January 18, 2022
Algonquin Young Readers
What would you do if you turned on the faucet one day and nothing happened? What if you learned the water in your home was harmful to drink? Water is essential for life on this planet, but not every community has the safe, clean water it needs. In When the World Runs Dry, award-winning science writer Nancy Castaldo takes readers from Flint, Michigan, and Newark, New Jersey, to Iran and Cape Town, South Africa, to explore the various ways in which water around the world is in danger, why we must act now, and why you’re never too young to make a difference.
Topics include: Lead and water infrastructure problems, pollution, fracking contamination, harmful algal blooms, water supply issues, rising sea levels, and potential solutions.
Water. It’s one thing we all need and one that we also take for granted until the turn of your faucet delivers nothing or a water analysis shows over-the-limit toxins or chemicals derived coal mining or plastic factories or even farming and ranching. I thought I was environmentally aware until I read Nancy Castaldo’s illuminating and informative When the World Runs Dry which describes many real events that have contaminated water, how human beings have turned ground water to muck, and the environmental concerns of flooding and drought.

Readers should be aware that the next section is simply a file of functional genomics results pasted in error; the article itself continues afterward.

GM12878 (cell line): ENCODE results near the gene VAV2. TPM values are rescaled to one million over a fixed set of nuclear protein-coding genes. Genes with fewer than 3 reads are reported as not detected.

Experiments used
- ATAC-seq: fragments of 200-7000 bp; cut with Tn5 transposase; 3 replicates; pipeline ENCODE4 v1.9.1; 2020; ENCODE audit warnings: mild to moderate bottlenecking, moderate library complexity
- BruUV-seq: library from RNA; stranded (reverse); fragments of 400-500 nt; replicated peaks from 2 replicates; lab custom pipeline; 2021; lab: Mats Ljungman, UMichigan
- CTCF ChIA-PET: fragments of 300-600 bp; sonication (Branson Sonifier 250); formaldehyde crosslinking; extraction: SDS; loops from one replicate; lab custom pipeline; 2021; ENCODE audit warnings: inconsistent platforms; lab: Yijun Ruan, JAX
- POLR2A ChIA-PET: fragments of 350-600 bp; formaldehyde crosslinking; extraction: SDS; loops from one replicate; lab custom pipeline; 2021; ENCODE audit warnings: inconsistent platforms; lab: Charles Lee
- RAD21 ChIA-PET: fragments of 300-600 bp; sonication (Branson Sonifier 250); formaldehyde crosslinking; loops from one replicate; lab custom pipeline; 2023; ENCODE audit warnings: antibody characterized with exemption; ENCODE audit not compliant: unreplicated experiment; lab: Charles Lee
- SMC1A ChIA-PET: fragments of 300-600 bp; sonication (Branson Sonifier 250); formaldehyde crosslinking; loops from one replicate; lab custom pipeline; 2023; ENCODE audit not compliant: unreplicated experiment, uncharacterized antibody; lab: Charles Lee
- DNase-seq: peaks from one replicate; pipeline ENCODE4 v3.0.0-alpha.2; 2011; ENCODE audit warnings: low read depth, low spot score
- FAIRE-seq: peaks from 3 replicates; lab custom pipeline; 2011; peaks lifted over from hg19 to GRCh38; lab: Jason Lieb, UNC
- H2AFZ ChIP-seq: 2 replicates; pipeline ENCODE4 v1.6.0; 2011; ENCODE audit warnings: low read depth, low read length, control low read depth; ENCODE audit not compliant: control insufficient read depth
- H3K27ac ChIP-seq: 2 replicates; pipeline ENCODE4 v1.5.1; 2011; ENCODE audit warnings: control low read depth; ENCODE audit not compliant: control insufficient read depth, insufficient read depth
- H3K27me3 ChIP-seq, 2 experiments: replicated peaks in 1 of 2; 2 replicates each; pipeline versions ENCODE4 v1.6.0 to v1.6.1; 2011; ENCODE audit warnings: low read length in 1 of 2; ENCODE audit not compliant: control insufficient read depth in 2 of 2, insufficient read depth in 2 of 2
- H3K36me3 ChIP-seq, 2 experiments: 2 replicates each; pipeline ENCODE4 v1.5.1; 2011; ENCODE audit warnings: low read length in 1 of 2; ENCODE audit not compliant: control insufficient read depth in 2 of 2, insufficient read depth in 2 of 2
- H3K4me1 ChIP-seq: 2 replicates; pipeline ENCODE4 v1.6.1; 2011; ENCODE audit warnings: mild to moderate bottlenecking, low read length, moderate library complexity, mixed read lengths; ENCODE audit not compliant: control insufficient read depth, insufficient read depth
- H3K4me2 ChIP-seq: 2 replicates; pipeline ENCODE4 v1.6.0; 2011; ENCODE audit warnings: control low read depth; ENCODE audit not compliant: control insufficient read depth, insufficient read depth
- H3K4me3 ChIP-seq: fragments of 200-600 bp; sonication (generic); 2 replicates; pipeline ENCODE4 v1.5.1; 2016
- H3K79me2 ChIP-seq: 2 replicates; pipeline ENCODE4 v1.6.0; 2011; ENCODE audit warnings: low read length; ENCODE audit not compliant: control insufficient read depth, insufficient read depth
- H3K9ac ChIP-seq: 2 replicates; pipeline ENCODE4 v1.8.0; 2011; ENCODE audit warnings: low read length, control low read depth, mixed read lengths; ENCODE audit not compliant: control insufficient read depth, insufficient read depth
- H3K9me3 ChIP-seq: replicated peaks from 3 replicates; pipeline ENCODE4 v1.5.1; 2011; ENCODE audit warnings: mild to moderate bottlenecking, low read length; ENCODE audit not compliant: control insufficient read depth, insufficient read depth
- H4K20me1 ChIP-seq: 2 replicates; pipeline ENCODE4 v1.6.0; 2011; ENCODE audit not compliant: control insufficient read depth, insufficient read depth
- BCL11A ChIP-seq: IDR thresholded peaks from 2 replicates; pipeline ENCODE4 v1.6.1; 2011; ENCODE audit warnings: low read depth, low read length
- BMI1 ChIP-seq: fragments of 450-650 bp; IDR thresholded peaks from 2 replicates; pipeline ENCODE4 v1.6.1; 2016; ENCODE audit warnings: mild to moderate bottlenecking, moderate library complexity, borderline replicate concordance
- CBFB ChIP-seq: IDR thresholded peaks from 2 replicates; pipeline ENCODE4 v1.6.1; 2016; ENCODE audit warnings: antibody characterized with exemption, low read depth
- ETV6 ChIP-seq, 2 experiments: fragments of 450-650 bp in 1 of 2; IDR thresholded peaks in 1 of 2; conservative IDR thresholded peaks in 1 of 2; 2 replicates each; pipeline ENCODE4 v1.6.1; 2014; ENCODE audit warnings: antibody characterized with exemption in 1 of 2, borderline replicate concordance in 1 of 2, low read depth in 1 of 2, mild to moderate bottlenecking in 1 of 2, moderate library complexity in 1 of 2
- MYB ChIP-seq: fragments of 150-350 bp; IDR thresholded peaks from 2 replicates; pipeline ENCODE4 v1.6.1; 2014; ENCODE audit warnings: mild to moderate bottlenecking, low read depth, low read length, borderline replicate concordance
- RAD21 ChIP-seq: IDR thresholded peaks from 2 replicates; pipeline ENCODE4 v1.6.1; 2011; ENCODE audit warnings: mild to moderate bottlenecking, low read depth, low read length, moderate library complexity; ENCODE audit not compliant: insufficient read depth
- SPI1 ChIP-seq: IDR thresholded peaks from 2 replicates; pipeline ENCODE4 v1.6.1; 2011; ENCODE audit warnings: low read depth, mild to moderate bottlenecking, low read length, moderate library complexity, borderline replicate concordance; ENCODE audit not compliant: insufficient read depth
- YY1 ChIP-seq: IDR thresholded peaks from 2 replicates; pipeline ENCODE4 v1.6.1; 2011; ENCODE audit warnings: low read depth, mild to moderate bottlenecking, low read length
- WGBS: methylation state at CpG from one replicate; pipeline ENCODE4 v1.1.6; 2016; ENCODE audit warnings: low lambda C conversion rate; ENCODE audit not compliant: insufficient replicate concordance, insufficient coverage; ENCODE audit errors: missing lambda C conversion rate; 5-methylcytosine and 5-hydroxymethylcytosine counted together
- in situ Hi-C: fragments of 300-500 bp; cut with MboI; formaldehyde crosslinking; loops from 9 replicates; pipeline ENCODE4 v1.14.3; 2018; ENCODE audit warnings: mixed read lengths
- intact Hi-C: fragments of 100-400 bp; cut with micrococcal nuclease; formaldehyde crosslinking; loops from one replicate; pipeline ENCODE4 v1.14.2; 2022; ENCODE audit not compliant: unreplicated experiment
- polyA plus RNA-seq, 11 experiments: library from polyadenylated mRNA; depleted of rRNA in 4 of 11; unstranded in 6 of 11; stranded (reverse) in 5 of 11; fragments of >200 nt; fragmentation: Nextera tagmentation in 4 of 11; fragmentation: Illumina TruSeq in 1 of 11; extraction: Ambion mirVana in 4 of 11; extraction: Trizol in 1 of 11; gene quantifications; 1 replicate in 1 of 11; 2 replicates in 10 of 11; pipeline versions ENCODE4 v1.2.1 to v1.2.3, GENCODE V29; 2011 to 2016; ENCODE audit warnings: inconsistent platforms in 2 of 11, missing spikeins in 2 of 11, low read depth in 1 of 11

When the World Runs Dry is written for young adult readers but is really a book that we all should read in order to be more aware of what is going on around us, especially when the powers that be would rather we were all kept in the dark. In fact, the level of corruption among politicians (as well as corporation leaders in the coal, car, plastic and other industries in which run-off creates environmental hazards for the neighboring communities) who evidently would rather people die from the effects of drinking contaminated water than take responsibility and act is stupefying and does make you wonder if you shouldn’t be regularly having your own water analyzed since you can’t always trust that the government will inform you if there’s an issue. (Yes, if you couldn’t tell, Castaldo has really set a fire under me!)
In tandem, we see the results of building communities or farming in areas that were not meant to handle it–like deserts. Is it any surprise communities and farmers trying to thrive in deserts might someday run out of water and face dire situations? We human beings are not very good at accepting responsibility for our own ignorance.
This review is very close to turning into a rant (if it hasn’t reached there already) so I’ll be summing it up. When the World Runs Dry is easily understand, informative, and covers the issues at hand adeptly. The author provides a lot of statistics and facts for the real life examples she’s shared and plenty of references. Castaldo doesn’t just inform, she also offers suggestions on how we can help, what we can do. It’s really time we stop taking nature and its resources for granted and act before it’s too late for future generations and the planet as we know it.
Thank you to Algonquin Young Readers for sending along a copy of When the World Runs Dry for an honest review–or in this case, rant. Read this one, folks.
5 out of 5 butterflies